Ace's View

Dedicated to minority issues, topics and everything in between

Edge of Seventeen

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ferguson1

And so, it’s come to this.

This post originally started last night as a long dissertation on how I didn’t understand how, once again, some of us would try to explain and justify the killing of yet another black kid by police in Ferguson, MO.

How some people–including the very same group of people being victimized regularly–are quick to classify an understandably angry group of protestors as a “mob”, anticipating a riot, putting the deceased’s life under a microscope to find some justification for their life being lost, etc.

But this ain’t about that, today.

This is not another entry where I express my pain and sadness over black life lost unneccesarily by those who are sworn to serve and protect, not shoot unarmed kids.

The purpose of this entry is twofold:

First, to clear something up. Michael Brown, no matter how much of an adult he appears to be in pictures posted on social media, or in the stories that are sure to surface in the days to come, was a kid.

A college student to be in a matter of days, yes–

–but still, a kid.

A seventeen year old kid whose offense was allegedly stealing candy.

Who apparently deserved to die for the crime of theft and for being an unarmed black youth unfortunate enough to be caught by police.

For the record, I used to be one who would watch “reality” shows like Cops and scoff at black suspects who attempted to run from police and when caught and asked why they ran, said, “I was scared.”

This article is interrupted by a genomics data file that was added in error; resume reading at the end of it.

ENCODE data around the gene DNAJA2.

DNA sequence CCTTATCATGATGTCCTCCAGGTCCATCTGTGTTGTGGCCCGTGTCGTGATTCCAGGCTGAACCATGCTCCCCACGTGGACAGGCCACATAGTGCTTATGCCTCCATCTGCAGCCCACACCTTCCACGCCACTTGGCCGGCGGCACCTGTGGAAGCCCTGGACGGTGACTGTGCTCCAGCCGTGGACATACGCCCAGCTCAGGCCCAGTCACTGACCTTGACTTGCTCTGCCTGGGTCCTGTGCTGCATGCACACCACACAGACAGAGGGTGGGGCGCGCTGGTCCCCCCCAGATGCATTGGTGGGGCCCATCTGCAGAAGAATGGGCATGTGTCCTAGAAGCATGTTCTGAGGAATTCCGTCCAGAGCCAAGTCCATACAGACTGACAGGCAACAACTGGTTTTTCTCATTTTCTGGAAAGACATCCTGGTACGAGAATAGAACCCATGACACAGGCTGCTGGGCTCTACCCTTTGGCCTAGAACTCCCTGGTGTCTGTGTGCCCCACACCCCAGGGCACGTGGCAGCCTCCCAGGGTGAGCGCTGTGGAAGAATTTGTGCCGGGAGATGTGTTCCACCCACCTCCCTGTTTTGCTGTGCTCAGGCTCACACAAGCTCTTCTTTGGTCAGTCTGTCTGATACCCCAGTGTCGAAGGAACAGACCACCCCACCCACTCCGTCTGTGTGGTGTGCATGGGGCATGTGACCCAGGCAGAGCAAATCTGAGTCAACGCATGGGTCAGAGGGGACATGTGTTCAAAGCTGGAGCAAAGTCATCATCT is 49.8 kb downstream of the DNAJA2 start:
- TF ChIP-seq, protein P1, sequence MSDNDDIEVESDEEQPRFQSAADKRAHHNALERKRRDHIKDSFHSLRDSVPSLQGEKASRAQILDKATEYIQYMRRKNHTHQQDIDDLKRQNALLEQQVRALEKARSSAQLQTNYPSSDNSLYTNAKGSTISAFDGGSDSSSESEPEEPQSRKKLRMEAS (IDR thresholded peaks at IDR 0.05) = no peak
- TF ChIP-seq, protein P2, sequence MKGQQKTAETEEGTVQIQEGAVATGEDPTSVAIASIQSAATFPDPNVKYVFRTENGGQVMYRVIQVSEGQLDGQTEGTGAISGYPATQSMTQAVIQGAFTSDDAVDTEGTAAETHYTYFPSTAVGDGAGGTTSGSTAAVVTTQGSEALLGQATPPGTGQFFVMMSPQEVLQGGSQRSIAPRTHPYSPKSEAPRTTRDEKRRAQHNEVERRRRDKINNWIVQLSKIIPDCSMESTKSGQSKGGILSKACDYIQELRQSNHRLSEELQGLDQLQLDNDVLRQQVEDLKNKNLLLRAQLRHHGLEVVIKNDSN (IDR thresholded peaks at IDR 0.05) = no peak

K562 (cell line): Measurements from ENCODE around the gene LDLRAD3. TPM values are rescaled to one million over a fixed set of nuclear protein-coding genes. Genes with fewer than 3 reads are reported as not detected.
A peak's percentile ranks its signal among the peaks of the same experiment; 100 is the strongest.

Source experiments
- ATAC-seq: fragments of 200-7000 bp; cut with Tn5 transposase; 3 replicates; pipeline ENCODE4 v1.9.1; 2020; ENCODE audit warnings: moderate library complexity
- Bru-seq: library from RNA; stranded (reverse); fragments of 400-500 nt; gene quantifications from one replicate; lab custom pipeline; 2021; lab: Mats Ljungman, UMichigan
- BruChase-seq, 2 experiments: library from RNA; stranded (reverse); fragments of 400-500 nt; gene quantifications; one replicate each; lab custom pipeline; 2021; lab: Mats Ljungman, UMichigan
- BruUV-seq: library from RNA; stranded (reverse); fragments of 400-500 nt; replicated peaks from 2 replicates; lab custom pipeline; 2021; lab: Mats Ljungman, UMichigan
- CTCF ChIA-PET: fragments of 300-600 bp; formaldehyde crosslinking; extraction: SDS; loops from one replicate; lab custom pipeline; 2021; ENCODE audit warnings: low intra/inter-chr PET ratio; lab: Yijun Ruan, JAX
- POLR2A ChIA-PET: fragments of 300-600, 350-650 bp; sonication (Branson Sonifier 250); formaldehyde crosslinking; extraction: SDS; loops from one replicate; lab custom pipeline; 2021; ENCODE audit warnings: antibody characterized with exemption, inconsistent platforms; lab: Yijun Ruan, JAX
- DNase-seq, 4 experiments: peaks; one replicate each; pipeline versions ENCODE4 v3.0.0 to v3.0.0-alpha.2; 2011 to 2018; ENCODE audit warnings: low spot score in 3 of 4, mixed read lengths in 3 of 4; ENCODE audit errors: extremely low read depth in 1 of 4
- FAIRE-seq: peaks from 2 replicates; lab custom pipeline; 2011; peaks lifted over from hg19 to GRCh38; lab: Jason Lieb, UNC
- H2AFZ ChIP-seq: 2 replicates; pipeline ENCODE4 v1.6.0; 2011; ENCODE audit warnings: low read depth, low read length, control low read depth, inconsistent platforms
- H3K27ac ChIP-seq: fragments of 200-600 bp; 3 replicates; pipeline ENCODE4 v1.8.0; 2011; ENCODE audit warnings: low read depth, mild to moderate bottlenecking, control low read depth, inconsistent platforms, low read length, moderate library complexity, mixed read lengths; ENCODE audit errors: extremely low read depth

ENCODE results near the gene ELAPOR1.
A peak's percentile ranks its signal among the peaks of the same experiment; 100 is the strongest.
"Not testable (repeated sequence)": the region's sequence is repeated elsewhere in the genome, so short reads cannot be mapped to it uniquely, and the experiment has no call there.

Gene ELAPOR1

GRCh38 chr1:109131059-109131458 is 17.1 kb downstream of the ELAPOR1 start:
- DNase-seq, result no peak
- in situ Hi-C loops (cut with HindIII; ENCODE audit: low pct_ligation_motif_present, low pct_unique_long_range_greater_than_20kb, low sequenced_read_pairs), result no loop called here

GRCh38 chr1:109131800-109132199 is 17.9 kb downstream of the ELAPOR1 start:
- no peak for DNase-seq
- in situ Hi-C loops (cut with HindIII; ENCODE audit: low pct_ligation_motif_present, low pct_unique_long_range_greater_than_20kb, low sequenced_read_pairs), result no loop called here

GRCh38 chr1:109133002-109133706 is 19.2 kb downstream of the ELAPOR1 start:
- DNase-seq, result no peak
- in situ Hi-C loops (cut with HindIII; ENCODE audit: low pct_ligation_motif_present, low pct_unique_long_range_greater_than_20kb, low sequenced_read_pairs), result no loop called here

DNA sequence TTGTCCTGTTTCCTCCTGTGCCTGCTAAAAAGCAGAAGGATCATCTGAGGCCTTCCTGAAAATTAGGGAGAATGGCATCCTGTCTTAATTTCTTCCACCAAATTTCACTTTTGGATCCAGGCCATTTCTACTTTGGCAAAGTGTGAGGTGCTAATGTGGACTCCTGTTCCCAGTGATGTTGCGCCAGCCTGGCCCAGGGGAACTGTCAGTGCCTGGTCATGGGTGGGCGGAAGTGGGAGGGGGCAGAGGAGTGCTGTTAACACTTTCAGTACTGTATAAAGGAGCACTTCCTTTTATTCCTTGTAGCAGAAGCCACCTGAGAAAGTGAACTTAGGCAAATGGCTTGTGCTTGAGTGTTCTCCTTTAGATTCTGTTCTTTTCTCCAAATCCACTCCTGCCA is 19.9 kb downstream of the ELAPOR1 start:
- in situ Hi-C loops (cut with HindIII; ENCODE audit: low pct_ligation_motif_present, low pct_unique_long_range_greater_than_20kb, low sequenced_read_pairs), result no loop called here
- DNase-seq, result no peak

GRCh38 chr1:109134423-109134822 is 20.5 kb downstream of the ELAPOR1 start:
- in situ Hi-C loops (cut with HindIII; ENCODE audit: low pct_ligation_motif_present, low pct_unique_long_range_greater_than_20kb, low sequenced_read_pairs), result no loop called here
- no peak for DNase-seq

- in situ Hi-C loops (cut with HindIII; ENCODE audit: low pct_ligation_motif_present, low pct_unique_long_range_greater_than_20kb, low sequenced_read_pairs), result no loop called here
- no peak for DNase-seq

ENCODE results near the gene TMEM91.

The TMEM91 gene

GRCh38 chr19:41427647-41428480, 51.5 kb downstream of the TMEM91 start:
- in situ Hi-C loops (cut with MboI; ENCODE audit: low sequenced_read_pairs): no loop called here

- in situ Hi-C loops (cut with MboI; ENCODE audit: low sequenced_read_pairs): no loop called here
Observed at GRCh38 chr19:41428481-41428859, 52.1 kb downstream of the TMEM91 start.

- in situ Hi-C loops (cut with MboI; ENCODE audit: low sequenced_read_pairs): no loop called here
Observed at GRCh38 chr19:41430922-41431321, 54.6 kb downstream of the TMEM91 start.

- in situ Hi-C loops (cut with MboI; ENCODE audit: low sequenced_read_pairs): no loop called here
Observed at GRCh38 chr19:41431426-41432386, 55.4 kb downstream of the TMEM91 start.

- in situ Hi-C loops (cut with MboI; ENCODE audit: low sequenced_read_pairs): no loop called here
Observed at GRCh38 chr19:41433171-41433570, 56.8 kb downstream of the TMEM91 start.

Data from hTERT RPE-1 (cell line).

Now, I can understand. The fear isn’t of getting caught and going to jail. It’s fear of loss of life.

Which brings me to my second point, and the original focus of this post:

Black kids are already viewed as mini-adults. There are a lot of reasons for this, which I won’t delve into tonight, but I have a theory:

Since they are viewed as such and treated accordingly, why not train them in the ways of adults?

And no, I don’t mean teach them the law and the proper ways to interact with authority. Many of us have these conversations with our children, and it does not change the way that they are treated.

No, I mean, teach them to record these encounters. To stream them, live, if possible, so the world can see exactly how they are treated by law enforcement.

And, if push comes to shove, teach them how to defend themselves properly.

As a wise man once said, I’d rather be judged by twelve than carried by six.

This theory first dawned on me when seeing this video on a friend’s Facebook page, and my first thought was that if this had been a young black child learning how to shoot like this, it’d be hell on Earth in the comments section.

So from here, let this post also serve as one of many memorials to Michael Brown in the next few days–but do not mistake the message behind it as simply this.

This is a call to action. Because once the signs disappear, once the outrage dissipates, and once this is forgotten about by all except those who love and knew him–

–what will you do next?

What will we do next?

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Written by aceviewblogger

August 10, 2014 at 9:47 pm

Posted in Uncategorized

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